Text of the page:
“Well, you know, my parents read it as seeing me as Alex and I didn’t want people to do that. People who I know really well, they can make distinctions between me and the main character, but the problem is when you get to the point when you can really become the character when you’re writing them. You become a little bit distant from yourself. You’re better able to write as their character and react to some thing that’s happening in the plot from their point of view, and I got better at that as the books went on, but at the beginning of the first book, Alex was definitely very much me, she reacted to things the way I would. My friends were like ‘you totally say this all the time.’ So, I realized at the beginning, I didn’t want Alex to be me; Alex has had completely different experiences than I have so I thought, ‘okay, we need to rethink character development a little bit here,’ and I really get into that in the second book…which I just finished, actually last week.”
Yes! I believe I read that on your tumblr recently. How was writing the second book different than the first?
“… In the first book, I had to set up the background of the characters. I had to set up the agency, I had to give them a reason for being with the agency and I had to set up the whole director mission. In the second book, I got to play with them a little bit more; I got to play with reactions. Reactions to things are big because huge things get thrown at [the characters] constantly and how they react to that is a big part of who they are. I got to give them all background stories, I got to bring them together and give them pasts, just to explain some of the reasons why they do things.”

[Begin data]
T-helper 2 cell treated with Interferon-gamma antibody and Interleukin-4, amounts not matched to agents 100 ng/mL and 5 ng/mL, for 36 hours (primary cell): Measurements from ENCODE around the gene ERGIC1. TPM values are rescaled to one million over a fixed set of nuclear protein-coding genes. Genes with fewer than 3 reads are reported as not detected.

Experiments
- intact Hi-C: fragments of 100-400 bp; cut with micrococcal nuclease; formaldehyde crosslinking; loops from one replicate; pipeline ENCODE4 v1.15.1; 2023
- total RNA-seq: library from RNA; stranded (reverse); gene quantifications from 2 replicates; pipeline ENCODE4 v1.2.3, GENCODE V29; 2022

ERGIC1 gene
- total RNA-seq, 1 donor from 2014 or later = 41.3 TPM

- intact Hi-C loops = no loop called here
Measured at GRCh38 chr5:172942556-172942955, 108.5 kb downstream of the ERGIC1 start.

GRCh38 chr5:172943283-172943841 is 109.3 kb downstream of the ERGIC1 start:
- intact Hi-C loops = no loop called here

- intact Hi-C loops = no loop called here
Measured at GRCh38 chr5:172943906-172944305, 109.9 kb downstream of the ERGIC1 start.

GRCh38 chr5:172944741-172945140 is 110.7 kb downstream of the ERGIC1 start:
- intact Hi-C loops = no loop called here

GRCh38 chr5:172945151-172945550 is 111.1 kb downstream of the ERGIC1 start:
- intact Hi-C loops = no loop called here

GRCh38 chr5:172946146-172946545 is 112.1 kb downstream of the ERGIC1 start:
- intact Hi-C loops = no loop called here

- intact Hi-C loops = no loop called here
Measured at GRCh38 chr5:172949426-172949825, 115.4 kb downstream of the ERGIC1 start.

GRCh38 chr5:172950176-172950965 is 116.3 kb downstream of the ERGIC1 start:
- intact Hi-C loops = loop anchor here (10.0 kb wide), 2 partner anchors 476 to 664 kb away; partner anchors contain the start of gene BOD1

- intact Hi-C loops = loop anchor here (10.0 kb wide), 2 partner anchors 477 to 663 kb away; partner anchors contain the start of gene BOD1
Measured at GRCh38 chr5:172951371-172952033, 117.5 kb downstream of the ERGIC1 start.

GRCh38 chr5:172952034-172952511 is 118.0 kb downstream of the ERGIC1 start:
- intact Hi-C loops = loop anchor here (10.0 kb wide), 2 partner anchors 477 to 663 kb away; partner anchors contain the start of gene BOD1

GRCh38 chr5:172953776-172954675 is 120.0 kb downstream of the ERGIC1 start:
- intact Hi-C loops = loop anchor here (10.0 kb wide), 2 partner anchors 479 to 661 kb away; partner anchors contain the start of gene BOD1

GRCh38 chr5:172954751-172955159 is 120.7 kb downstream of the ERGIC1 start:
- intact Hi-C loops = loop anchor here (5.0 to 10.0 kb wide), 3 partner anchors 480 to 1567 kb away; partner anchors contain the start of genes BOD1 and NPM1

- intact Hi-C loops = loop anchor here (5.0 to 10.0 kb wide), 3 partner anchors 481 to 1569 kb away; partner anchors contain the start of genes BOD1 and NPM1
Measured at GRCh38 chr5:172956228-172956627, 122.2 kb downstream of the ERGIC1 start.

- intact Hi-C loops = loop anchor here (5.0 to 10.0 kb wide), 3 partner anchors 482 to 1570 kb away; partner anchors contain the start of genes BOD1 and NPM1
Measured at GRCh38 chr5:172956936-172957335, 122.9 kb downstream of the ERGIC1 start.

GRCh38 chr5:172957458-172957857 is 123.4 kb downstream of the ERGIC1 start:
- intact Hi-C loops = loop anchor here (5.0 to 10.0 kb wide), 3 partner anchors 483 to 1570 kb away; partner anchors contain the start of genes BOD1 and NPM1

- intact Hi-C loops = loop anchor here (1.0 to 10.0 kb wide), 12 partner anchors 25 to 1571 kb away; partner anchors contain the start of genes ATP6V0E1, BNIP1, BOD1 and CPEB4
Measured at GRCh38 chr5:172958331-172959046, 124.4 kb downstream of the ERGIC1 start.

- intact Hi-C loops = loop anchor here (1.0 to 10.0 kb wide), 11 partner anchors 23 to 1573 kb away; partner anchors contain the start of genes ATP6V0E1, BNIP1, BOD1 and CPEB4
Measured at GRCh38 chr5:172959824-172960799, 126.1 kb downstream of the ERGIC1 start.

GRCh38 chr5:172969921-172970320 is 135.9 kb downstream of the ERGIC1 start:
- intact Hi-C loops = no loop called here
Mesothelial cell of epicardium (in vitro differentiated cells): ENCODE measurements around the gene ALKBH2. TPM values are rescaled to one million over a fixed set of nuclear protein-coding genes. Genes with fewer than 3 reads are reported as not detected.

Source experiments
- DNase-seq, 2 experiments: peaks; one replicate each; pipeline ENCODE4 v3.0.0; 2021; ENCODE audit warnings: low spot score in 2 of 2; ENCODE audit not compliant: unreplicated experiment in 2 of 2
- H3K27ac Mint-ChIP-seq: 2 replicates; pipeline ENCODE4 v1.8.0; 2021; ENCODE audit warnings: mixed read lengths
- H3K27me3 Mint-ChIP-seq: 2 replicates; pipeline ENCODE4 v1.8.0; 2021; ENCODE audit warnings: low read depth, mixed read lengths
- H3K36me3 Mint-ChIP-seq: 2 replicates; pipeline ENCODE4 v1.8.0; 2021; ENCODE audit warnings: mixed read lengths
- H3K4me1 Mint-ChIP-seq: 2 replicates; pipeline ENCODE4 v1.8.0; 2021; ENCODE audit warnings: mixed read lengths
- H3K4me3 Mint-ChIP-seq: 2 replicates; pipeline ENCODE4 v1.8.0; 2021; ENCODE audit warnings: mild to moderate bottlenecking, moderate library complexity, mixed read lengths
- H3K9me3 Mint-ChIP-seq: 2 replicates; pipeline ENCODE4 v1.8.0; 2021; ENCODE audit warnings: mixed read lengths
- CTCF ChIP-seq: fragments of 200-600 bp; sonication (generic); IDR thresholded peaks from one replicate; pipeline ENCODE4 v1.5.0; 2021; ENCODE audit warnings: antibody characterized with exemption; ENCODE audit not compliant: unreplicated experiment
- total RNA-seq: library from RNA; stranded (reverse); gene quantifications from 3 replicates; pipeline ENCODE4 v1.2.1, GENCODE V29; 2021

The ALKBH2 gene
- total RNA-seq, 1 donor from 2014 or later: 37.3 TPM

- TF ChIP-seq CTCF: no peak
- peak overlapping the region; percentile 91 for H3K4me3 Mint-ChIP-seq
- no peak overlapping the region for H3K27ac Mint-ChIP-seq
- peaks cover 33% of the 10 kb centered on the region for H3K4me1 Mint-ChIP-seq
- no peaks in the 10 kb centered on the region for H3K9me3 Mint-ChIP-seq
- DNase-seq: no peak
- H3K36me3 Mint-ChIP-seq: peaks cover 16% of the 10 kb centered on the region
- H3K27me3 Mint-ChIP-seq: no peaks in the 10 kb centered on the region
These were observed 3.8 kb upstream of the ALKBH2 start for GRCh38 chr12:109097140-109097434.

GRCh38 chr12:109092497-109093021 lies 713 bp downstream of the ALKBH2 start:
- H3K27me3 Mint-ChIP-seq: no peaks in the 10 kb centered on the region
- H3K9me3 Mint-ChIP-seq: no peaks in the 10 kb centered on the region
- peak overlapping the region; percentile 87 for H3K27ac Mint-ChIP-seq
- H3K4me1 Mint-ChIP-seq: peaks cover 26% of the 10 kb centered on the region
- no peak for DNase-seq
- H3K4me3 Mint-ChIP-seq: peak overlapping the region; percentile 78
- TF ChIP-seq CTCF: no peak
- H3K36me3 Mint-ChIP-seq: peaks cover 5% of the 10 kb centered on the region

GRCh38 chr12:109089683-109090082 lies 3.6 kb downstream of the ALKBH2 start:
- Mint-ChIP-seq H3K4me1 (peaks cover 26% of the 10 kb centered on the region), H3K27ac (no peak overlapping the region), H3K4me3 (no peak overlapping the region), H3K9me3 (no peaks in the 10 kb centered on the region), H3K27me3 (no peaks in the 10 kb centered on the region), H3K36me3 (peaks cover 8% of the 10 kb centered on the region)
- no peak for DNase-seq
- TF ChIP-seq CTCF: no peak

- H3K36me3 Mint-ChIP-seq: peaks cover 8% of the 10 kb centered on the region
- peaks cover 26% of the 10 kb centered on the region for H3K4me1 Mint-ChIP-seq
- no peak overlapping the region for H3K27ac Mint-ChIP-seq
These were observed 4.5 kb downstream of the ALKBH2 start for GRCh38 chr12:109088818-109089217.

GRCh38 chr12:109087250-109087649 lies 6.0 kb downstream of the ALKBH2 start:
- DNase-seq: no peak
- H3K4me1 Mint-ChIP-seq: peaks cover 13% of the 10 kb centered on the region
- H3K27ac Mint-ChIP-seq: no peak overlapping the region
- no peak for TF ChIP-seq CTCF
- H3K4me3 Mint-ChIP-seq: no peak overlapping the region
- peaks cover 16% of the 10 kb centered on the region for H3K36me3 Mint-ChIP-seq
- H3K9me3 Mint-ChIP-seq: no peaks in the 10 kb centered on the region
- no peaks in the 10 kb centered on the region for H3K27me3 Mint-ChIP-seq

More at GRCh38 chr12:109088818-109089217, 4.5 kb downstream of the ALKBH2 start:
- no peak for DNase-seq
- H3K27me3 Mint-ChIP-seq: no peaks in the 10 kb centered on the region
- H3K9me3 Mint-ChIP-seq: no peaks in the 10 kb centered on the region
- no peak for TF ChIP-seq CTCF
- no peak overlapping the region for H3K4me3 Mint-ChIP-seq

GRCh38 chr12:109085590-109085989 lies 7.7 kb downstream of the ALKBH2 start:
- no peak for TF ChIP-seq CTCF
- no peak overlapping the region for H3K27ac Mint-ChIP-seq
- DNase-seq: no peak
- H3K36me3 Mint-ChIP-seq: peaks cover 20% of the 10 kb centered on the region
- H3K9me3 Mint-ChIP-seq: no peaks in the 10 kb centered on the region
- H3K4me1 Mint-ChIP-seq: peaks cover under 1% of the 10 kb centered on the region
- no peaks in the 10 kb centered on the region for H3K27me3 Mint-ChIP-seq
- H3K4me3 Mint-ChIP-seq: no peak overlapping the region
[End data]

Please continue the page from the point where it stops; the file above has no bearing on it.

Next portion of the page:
You’re obviously very passionate about your book…What got you interested in Computer Science? It seems so completely different than creative writing.
“At first I thought, yeah, they’re completely different things, and I was always made fun of in my house because I was never allowed in the kitchen because I can’t cook to save my life and I was never allowed to work with technology because my dad was always really afraid that I would break something because I didn’t have the greatest track record. I had a best friend in high school who knew he was going to be a computer science major and he really got me into it; if I was having a crisis with my computer and my dad was on a business trip, he would come over…when you’ve got 84 pages of a book on your hard drive, you freak out when something’s wrong. So I decided I really wanted to be able to do that on my own. I took a summer class at Cornell [in computer science]…and I said, ‘Can I sit down for six hours at a time and code?’ And I can…it’s sort of like writing, you’re coding, you’ve got your own way of doing something. My code tends to be much different that the people in my class. My code seems to be much wordier but I also tend to be a lot less redundant.”